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West Wyalong Local Aboriginal Land Council v Attorney-General (NSW) [2021] FCA 1116

Category: Case Law
Binomial Name: Federal Court of Australia
Date: 13 September 2021
Sub Category:Unopposed Determination

West Wyalong

State/Country:New South Wales, Australia

The application area consists of 10 parcels of land in West Wyalong, approx 400 km west of Sydney.

Legal Status:

Native title does not exist in the determination area

Legal Reference: Federal Court no.: NSD923/2020; National Native Title Tribunal no.: NND2021/002
Alternative Names:
  • West Wyalong Local Aboriginal Land Council
  • Subject Matter:Native Title
    Summary Information:

    Between: West Wyalong Local Aboriginal Land Council (Applicant) and Attorney-General (NSW) and NTSCORP LTD (Respondent)

    Judge: Stewart J


    Native title does not exist in the determination area.

    Detailed Information:


    The applicant sought a determination that no native title exists in the area via a non-claimant application made under ss 13(1) and 61(1) of the NTA [1]-[3]. The application area consisted of ten parcels of land located in or in the vicinity of West Wyalong [1]. The lot numbers are detailed in [4].

    The applicant held freehold title for ten parcels of land in West Wyalong. However, under s 42 of the Aboriginal Land Rights Act 1983 (NSW) (ALR Act), the applicant could not deal with the land unless an approved determination of native title was been made.

    'Deal with land' is defined in s 40 of the ALR Act to include, the sale, lease or mortgage of the land. 

    The applicant had previously obtained a determination that no native title exists in three other parcels of land in the vicinity of West Wyalong, on a similar basis to this application: West Wyalong Local Aboriginal Land Council v Attorney-General of New South Wales [2018] FCA 1194 [9].

    Senior members of the Local Aboriginal Community, were aware of the application, however, they decided not to pursue any claims in the area [23]-[24]. 

    Details of the Judgment

    The application area is familiar to senior members of the Local Aboriginal Community, however, no native title claims, overlap the application area and no party has indicated opposition to the application [23]-[24].

    Evidence submitted showing a severance of Indigenous connection

    Justice Stewart noted that each parcel of land was surrounded by built-up areas such as residential, industrial, and retail zones and some parcels had been cleared or are crossed with roads. Which suggested that no Aboriginal people had an ongoing connection to the area [43].

    EMM Consulting Pty Ltd conducted an Aboriginal Heritage Due Diligence Assessment dated February 2021 for Evolution Mining (Cowal) Pty Ltd in support of a development application for Evolution Mining's proposed accommodation village on two of the land parcels [44]. The archeology assessment suggested a low likelihood of Aboriginal objects being present in the land, due to the highly disturbed nature of the application area from construction and from being near a water source [45].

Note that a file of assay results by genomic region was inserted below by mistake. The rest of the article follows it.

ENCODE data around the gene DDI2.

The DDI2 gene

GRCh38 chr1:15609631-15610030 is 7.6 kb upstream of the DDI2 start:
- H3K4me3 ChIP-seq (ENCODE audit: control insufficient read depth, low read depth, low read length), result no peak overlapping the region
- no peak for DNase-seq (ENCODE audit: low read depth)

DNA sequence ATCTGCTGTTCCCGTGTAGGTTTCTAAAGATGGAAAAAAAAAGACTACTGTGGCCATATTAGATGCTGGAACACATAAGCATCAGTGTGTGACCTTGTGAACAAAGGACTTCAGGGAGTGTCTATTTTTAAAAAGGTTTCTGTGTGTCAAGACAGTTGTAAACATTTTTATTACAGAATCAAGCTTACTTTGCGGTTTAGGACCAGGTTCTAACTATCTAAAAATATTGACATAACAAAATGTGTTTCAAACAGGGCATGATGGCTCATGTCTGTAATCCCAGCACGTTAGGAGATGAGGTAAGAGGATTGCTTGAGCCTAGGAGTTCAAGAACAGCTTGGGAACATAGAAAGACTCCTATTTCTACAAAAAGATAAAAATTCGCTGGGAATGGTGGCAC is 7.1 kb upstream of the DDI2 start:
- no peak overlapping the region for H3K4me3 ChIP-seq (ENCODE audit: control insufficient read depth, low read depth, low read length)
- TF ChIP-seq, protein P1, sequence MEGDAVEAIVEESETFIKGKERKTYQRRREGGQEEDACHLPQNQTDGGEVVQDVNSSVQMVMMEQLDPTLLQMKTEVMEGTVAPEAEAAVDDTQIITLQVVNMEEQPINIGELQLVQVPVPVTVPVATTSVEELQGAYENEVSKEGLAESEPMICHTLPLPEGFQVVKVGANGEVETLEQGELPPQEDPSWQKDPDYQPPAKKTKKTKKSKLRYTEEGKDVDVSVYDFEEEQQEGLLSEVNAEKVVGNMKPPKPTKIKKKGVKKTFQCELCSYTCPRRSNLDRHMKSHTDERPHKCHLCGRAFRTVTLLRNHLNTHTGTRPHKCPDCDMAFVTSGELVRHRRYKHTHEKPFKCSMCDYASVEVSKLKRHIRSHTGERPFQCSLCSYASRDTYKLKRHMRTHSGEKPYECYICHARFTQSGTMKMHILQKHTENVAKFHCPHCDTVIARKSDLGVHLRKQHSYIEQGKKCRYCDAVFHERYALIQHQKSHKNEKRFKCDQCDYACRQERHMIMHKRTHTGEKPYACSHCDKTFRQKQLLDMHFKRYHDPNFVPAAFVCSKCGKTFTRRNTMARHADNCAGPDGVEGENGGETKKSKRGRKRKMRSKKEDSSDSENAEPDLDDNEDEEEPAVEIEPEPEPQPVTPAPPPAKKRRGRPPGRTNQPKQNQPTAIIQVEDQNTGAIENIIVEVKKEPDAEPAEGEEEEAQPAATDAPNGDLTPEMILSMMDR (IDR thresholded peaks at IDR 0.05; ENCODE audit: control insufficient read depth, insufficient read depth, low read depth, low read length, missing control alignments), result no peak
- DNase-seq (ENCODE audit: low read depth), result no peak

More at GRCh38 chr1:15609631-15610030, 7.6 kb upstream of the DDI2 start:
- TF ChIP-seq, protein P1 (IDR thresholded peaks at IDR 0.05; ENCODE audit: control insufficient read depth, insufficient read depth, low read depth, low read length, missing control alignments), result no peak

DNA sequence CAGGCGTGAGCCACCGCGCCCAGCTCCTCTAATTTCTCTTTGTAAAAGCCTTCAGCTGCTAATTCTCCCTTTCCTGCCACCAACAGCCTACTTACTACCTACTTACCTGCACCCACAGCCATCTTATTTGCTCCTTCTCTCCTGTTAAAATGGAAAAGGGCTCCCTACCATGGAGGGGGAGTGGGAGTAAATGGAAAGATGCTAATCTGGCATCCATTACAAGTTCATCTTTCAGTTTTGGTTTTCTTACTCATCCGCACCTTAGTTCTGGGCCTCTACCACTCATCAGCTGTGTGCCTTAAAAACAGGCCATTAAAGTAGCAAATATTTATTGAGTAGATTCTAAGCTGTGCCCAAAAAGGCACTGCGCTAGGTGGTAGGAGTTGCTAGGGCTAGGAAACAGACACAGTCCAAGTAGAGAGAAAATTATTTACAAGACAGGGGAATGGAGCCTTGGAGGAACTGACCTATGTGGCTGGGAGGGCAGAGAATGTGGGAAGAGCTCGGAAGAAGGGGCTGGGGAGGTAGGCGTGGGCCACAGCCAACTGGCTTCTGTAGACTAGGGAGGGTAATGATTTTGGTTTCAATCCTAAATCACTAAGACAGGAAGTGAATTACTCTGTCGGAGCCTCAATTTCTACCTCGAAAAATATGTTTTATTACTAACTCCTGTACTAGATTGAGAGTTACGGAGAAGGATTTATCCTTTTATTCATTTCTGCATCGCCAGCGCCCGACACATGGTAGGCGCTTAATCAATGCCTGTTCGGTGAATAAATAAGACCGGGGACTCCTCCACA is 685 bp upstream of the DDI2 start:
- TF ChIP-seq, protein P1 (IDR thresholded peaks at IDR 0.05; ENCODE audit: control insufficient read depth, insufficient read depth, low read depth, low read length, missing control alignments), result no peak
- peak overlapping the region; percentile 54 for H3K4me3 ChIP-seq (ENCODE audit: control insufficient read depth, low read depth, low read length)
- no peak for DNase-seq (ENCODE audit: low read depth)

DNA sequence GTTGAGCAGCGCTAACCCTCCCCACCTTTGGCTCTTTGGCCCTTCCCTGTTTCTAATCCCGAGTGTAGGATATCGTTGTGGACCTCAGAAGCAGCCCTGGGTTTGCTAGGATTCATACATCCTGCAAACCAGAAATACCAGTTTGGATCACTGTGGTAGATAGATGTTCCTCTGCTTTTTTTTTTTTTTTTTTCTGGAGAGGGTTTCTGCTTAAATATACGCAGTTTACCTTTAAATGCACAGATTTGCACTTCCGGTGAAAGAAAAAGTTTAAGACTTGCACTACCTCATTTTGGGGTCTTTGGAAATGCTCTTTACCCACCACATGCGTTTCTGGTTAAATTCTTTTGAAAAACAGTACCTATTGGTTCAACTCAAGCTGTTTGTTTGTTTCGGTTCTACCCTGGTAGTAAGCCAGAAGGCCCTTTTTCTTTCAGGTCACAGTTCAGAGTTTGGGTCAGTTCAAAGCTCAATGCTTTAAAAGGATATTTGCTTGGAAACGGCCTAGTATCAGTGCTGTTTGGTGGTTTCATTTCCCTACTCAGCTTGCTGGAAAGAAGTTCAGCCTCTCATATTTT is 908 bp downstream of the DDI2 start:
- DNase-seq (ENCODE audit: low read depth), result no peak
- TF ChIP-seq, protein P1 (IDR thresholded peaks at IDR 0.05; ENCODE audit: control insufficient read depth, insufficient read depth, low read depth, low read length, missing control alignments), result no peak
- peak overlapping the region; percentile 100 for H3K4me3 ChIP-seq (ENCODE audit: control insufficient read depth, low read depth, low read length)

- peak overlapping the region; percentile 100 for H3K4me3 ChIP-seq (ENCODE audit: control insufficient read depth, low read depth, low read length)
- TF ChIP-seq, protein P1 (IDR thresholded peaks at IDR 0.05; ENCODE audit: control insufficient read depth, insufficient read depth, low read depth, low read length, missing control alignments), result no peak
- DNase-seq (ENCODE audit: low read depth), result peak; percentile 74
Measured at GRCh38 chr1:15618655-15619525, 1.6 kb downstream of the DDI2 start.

The history of the parcels of land showed that each parcel of land, except Lot 4 DP 1239699,had non-indigenous ownership [46]. No further information was made available to the court in relation to Lot 4.

    The Mooka people had an unsuccessful claim in the area. The Mooka claim was filed on 11 February 2000 [37]. It was discontinued on 24 April 2002 [39]. Mooka #2 and Mooka #3 were filed on 28 February 2002 and 7 June 2002, respectively [42]. No evidence exists that the Mooka people maintain an interest in the application area [42]. 

    Justice Stewart noted that the evidence overall, pointing to a lack of cultural importance or significance in the area, does not automatically mean no native title exists in the area. However, it does indicate a lack of connection to the land under traditional laws and customs which is the pivotal issue in determining the existence of native title [36]. Further, that no intention had been made to make a native title claim suggests that the local Aboriginal community did not consider there was a connection to the land [36].

    Justice Stewart concluded that the evidence indicated a lack of cultural significance and connection to the land [49]. Coupled with there being no opposition to the application, his Honour was satisfied on the balance of probabilities that no native title exists in the application area and that it was appropriate to make that determination [50]-[52].


    Native title does not exist in the determination area.

    Related Entries

  • NTSCorp Limited - Respondent
  • EMM Consulting Pty Ltd
  • Evolution Mining (Cowal) Pty Ltd
  • Legislation
  • Native Title Act 1993 (Cth)
  • Native Title (New South Wales) Act 1994
  • Native Title Amendment Act 2009 (Cth)
  • Native Title Amendment Act 1998 (Cth)
  • Native Title Amendment (Indigenous Land Use Agreements) Act 2017 (Cth)
  • Aboriginal Land Rights Act 1983 (NSW)
  • People
  • Attorney General of New South Wales - Respondent
  • West Wyalong Local Aboriginal Land Council - Native Title Applicant

  • Documents

    Extract from the National Native Title Register for: NND2021/002 as at 11/08/2022 (West Wyalong Local Aboriginal Land Council) - ( PDF)

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